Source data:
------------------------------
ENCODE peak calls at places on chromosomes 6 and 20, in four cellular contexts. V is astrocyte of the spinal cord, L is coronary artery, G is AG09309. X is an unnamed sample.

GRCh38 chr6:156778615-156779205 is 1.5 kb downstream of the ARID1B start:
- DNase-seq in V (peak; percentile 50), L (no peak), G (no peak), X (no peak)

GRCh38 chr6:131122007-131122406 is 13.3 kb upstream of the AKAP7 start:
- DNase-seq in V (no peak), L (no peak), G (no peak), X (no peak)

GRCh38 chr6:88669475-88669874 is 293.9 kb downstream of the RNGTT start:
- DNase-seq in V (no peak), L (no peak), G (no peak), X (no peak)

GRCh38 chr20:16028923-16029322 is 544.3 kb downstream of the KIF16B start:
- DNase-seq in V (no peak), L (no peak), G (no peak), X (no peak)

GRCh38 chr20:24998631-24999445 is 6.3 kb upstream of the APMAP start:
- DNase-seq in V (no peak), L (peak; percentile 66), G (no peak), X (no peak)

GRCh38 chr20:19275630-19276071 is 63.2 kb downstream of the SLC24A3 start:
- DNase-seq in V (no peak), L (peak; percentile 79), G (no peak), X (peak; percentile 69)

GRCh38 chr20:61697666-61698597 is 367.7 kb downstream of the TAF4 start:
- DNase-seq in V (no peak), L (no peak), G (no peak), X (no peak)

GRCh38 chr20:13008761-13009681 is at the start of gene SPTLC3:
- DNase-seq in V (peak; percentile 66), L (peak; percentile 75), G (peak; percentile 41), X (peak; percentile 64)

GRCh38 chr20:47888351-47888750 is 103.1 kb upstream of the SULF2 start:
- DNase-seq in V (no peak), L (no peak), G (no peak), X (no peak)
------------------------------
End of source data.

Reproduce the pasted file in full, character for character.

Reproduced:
ENCODE peak calls at places on chromosomes 6 and 20, in four cellular contexts. V is astrocyte of the spinal cord, L is coronary artery, G is AG09309. X is an unnamed sample.

GRCh38 chr6:156778615-156779205 is 1.5 kb downstream of the ARID1B start:
- DNase-seq in V (peak; percentile 50), L (no peak), G (no peak), X (no peak)

GRCh38 chr6:131122007-131122406 is 13.3 kb upstream of the AKAP7 start:
- DNase-seq in V (no peak), L (no peak), G (no peak), X (no peak)

GRCh38 chr6:88669475-88669874 is 293.9 kb downstream of the RNGTT start:
- DNase-seq in V (no peak), L (no peak), G (no peak), X (no peak)

GRCh38 chr20:16028923-16029322 is 544.3 kb downstream of the KIF16B start:
- DNase-seq in V (no peak), L (no peak), G (no peak), X (no peak)

GRCh38 chr20:24998631-24999445 is 6.3 kb upstream of the APMAP start:
- DNase-seq in V (no peak), L (peak; percentile 66), G (no peak), X (no peak)

GRCh38 chr20:19275630-19276071 is 63.2 kb downstream of the SLC24A3 start:
- DNase-seq in V (no peak), L (peak; percentile 79), G (no peak), X (peak; percentile 69)

GRCh38 chr20:61697666-61698597 is 367.7 kb downstream of the TAF4 start:
- DNase-seq in V (no peak), L (no peak), G (no peak), X (no peak)

GRCh38 chr20:13008761-13009681 is at the start of gene SPTLC3:
- DNase-seq in V (peak; percentile 66), L (peak; percentile 75), G (peak; percentile 41), X (peak; percentile 64)

GRCh38 chr20:47888351-47888750 is 103.1 kb upstream of the SULF2 start:
- DNase-seq in V (no peak), L (no peak), G (no peak), X (no peak)